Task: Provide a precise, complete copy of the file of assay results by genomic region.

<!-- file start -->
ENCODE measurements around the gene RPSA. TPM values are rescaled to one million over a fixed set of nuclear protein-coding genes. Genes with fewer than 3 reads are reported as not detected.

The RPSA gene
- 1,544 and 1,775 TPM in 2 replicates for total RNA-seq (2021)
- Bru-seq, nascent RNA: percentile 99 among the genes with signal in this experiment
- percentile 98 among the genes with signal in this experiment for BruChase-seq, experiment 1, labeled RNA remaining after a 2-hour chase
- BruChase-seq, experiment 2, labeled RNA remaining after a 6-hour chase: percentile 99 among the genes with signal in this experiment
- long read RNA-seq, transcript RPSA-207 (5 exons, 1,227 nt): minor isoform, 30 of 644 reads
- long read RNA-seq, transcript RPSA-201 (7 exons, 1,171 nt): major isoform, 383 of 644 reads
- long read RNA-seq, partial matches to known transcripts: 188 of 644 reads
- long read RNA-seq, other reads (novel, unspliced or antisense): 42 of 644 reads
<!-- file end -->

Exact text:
ENCODE measurements around the gene RPSA. TPM values are rescaled to one million over a fixed set of nuclear protein-coding genes. Genes with fewer than 3 reads are reported as not detected.

The RPSA gene
- 1,544 and 1,775 TPM in 2 replicates for total RNA-seq (2021)
- Bru-seq, nascent RNA: percentile 99 among the genes with signal in this experiment
- percentile 98 among the genes with signal in this experiment for BruChase-seq, experiment 1, labeled RNA remaining after a 2-hour chase
- BruChase-seq, experiment 2, labeled RNA remaining after a 6-hour chase: percentile 99 among the genes with signal in this experiment
- long read RNA-seq, transcript RPSA-207 (5 exons, 1,227 nt): minor isoform, 30 of 644 reads
- long read RNA-seq, transcript RPSA-201 (7 exons, 1,171 nt): major isoform, 383 of 644 reads
- long read RNA-seq, partial matches to known transcripts: 188 of 644 reads
- long read RNA-seq, other reads (novel, unspliced or antisense): 42 of 644 reads